Makena Resort restarts talks of expansion


POSTED: Thursday, November 20, 2008

WAILUKU » Expansion of the Makena Resort was debated four years ago, and the project was halted. But now it's back.

While those in the resort and construction industry expressed hope that more building at the Makena Resort will help a slumping Maui economy, some residents at a Maui County Council committee meeting yesterday again expressed concern about the potential cultural and environmental impact.

Opponents said the proposal should be reviewed again as if it were new.

“;A lot has changed since 2004—water, our sustainable yield has changed,”; said Angie Hofmann, a Kihei resident. “;We need to protect these areas.”;

The new owners, Honua LLC and Keaka LLC, which purchased Makena Resort in May 2007, want to move forward with the development of 1,000 units, said its managing partner, Everett Dowling.

The former owner, Makena Resort Corp., an affiliate of the Seibu Corp., decided against moving forward with the development, noting difficulty with some of the 41 conditions imposed upon the project by the committee.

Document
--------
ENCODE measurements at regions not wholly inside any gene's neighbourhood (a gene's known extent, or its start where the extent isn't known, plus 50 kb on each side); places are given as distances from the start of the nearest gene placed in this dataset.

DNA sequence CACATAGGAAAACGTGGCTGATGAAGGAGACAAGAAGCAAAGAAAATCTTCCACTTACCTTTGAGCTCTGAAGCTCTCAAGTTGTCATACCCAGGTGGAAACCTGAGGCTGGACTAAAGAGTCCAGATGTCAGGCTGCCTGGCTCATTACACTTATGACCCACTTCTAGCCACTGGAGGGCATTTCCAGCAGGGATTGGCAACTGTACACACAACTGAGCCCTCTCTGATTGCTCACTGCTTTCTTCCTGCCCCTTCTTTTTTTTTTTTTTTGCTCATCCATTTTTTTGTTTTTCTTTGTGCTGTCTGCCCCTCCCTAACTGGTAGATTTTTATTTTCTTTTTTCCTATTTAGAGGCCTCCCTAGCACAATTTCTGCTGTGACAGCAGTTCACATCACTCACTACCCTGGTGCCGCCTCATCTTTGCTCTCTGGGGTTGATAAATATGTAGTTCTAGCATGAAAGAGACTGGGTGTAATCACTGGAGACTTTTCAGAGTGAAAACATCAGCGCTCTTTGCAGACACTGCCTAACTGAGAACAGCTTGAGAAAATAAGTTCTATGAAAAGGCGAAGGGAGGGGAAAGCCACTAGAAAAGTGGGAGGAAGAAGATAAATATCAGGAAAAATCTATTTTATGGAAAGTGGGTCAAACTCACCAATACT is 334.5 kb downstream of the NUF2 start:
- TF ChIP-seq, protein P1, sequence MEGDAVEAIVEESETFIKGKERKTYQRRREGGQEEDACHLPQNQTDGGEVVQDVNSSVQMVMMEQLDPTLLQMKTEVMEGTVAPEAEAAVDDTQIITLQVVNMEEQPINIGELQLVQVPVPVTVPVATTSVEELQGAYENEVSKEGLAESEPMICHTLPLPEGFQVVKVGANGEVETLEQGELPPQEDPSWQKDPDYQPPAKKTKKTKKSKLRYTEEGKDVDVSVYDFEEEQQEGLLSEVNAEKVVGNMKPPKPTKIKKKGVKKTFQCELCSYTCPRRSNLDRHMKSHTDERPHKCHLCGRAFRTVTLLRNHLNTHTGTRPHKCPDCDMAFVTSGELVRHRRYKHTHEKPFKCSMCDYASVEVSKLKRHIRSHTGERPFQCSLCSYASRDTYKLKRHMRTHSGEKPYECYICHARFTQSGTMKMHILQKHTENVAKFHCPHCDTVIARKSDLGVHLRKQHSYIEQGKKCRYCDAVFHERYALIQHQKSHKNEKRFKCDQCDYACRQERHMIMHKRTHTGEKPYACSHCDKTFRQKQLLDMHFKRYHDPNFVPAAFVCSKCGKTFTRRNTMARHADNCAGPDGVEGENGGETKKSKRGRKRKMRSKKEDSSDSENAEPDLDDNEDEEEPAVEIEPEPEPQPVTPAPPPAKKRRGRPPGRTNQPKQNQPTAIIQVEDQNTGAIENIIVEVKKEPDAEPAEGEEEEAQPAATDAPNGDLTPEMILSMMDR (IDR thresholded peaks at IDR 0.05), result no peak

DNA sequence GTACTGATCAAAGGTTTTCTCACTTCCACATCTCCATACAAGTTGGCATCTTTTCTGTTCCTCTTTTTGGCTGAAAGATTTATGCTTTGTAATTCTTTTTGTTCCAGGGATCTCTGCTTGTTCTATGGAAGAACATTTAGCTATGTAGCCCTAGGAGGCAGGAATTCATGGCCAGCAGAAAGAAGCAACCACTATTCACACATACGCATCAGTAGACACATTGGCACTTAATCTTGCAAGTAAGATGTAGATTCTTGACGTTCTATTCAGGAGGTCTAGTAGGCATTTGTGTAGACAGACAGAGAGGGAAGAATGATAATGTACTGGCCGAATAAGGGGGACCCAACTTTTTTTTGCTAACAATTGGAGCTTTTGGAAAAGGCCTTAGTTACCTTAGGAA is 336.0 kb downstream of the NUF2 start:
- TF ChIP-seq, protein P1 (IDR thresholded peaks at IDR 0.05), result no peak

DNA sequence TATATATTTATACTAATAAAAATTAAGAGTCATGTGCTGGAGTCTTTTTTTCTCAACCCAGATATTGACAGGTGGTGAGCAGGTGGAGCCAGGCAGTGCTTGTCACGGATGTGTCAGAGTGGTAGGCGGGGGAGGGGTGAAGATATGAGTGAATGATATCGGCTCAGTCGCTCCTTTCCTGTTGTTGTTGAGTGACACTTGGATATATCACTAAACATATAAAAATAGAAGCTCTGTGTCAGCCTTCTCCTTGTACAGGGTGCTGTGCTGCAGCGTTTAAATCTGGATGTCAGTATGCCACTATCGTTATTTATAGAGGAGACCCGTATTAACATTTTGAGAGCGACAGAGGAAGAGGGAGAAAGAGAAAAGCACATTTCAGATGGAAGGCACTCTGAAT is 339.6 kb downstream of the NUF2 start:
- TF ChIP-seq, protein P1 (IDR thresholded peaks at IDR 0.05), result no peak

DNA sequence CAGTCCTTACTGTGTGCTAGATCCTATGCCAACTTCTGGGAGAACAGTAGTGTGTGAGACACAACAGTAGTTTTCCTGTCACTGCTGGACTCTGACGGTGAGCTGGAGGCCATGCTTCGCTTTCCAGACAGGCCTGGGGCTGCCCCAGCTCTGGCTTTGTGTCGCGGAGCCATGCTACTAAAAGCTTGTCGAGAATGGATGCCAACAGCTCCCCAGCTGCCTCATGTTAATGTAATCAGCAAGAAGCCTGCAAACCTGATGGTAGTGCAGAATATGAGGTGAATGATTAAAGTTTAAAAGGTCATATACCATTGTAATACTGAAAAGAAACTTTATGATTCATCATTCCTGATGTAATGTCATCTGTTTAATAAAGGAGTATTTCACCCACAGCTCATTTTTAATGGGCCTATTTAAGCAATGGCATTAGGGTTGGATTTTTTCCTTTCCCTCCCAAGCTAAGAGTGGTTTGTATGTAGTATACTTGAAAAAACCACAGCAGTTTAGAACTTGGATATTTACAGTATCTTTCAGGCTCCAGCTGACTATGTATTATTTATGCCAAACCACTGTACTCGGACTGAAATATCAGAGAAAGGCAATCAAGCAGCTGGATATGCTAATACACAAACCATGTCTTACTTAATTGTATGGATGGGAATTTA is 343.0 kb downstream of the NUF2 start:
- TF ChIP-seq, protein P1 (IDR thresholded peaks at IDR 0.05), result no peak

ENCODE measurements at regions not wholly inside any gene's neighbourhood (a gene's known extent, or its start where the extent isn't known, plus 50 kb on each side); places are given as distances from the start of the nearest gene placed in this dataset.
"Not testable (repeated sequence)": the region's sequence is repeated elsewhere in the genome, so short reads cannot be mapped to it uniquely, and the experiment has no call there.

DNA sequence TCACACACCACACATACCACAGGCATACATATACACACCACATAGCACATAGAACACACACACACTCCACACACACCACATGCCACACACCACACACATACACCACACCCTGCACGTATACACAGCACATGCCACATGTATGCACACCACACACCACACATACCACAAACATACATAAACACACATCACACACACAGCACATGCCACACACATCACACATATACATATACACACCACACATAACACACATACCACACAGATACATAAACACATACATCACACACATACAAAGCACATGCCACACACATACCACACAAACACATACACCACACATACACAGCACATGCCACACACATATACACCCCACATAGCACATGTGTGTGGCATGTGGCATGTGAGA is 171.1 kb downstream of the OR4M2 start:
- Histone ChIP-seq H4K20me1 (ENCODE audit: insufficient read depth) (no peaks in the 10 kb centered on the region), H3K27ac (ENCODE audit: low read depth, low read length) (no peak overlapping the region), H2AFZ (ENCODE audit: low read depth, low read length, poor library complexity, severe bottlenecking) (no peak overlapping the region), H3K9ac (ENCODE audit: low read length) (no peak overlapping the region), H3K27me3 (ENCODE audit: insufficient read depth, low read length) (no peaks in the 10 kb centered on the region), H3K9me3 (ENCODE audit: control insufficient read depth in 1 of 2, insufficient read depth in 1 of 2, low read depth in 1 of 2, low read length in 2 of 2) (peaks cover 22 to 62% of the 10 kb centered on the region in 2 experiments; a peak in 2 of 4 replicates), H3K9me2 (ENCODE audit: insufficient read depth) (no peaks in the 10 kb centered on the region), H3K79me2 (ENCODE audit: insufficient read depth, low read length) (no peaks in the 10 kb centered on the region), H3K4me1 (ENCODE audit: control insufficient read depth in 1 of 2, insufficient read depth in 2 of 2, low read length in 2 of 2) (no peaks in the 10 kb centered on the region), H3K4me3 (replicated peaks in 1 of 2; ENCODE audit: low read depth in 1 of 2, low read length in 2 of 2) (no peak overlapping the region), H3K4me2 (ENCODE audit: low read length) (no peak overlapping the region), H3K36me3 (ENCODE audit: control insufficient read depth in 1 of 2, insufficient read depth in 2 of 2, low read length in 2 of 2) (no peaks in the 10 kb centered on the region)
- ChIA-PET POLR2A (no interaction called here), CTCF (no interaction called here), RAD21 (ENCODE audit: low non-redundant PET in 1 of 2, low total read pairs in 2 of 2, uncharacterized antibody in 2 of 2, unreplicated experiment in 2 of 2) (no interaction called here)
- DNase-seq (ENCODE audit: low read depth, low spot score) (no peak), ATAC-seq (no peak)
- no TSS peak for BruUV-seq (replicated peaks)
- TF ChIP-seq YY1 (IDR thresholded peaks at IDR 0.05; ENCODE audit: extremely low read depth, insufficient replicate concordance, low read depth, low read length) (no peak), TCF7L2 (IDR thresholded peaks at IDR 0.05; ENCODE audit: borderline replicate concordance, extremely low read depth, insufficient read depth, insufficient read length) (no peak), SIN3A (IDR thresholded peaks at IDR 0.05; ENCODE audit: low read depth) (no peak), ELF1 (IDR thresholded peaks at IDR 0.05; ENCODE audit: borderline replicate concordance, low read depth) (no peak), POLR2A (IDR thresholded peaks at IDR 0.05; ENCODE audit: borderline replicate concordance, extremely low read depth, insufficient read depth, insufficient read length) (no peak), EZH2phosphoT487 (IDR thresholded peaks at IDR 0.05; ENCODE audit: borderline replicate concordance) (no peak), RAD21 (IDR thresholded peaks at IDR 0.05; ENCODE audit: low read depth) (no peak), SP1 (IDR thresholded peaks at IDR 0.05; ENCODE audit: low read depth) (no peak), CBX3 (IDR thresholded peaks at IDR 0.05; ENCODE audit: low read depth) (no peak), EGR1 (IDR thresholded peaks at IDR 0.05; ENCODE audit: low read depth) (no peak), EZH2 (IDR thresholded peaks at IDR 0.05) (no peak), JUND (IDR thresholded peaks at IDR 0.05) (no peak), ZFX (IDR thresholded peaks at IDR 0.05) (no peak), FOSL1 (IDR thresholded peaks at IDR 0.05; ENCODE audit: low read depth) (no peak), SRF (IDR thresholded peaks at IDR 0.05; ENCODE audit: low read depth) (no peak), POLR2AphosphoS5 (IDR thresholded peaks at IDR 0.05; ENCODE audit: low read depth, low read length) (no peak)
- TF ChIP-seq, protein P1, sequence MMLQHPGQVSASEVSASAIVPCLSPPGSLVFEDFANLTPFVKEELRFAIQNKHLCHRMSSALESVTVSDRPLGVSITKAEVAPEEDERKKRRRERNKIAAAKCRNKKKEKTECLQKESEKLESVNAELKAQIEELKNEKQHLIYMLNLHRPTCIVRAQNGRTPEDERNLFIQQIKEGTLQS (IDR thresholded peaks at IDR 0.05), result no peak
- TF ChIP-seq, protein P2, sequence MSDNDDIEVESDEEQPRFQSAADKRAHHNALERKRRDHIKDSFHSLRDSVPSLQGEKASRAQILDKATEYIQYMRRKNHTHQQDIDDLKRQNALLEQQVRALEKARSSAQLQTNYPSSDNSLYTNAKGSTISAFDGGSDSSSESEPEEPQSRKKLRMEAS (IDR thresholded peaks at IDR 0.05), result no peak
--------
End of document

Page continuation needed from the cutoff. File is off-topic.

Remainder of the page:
Dowling said the resort was an investor in a joint venture in the mid-1970s that brought water from Wailuku to South Maui and has enough water set aside by the county agreement for future use.

He said his investors also view using desalinization of brackish wells on the property as a “;viable option”; for providing drinking water.

The resort estimates the demand for potable water for the entire project will grow to 750,000 gallons a day.

The nine brackish wells have been pumping about 4.5 million gallons a day, and the resort has three other brackish wells, the resort estimated, the resort said.

Dowling said, based on a county ordinance requirement, his investors will also be developing 500 affordable-housing units in Kihei.

Declan McCarthy, a Maui Prince Hotel employee at the resort, said he supports the development and that many of the resort workers have family members with no jobs or reduced work hours.

“;In this climate of uncertainty, we must work very hard to attract visitors to our island,”; he said.

Public testimony was tentatively scheduled to resume this morning.

More than 125 people planned to testify during the hearing held by the Council's Land Use Committee.

A prior hearing in 2004 led to a marathon of testimony by more than 185 people.